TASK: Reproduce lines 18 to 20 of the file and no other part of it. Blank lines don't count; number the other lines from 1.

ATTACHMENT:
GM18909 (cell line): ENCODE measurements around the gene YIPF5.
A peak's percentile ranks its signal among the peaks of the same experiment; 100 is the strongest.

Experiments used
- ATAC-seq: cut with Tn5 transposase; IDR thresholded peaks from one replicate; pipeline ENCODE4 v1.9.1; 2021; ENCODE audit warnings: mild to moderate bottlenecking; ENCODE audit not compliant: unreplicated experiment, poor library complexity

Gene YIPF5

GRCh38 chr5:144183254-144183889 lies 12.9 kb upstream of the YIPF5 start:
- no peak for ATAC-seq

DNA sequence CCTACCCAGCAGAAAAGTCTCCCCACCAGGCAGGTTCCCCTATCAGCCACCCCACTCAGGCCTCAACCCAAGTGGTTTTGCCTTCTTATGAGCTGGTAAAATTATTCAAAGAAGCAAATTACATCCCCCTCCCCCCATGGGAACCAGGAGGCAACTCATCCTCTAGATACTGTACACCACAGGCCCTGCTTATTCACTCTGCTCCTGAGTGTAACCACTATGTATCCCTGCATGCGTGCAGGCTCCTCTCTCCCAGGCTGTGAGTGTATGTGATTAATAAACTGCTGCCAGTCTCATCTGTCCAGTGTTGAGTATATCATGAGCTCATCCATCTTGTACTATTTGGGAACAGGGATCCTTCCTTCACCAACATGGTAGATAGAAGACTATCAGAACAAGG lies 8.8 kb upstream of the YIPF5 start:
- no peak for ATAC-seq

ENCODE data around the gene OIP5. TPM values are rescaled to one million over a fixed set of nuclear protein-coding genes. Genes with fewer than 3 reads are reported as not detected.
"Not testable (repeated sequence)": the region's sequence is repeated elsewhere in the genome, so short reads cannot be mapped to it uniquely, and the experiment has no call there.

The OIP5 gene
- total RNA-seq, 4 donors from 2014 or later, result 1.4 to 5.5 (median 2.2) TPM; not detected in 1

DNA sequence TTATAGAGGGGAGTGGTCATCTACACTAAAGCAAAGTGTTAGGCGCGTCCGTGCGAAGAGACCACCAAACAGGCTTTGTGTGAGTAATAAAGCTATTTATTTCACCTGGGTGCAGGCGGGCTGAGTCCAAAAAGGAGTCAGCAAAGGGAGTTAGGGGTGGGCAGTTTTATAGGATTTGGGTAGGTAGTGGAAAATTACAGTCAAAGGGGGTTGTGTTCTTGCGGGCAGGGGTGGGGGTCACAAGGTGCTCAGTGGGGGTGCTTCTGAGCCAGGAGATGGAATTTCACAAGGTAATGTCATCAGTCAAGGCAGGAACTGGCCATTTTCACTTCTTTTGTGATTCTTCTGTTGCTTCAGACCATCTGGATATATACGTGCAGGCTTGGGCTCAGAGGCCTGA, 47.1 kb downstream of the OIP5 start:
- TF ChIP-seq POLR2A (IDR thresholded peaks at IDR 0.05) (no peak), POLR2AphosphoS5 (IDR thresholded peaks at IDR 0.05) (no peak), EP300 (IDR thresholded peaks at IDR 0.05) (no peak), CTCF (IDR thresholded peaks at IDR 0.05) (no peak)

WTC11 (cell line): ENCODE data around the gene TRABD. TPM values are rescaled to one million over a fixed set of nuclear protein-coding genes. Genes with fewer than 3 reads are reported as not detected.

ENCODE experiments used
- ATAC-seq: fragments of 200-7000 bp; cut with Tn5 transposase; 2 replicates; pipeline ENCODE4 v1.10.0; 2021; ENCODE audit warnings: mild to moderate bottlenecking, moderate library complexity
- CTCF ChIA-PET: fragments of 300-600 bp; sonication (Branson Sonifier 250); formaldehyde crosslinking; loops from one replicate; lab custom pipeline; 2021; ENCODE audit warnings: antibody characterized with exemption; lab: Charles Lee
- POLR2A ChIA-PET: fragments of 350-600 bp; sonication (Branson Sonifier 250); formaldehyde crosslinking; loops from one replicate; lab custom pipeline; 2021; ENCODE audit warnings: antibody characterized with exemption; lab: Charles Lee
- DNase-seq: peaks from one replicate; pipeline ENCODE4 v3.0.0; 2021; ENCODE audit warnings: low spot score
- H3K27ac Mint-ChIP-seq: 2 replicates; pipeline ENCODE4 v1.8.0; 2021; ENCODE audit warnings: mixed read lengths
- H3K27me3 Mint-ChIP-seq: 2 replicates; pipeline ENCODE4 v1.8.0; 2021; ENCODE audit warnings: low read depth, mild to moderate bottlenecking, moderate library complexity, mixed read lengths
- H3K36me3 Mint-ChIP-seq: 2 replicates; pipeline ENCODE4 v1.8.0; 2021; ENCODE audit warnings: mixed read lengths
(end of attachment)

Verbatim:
- ATAC-seq: fragments of 200-7000 bp; cut with Tn5 transposase; 2 replicates; pipeline ENCODE4 v1.10.0; 2021; ENCODE audit warnings: mild to moderate bottlenecking, moderate library complexity
- CTCF ChIA-PET: fragments of 300-600 bp; sonication (Branson Sonifier 250); formaldehyde crosslinking; loops from one replicate; lab custom pipeline; 2021; ENCODE audit warnings: antibody characterized with exemption; lab: Charles Lee
- POLR2A ChIA-PET: fragments of 350-600 bp; sonication (Branson Sonifier 250); formaldehyde crosslinking; loops from one replicate; lab custom pipeline; 2021; ENCODE audit warnings: antibody characterized with exemption; lab: Charles Lee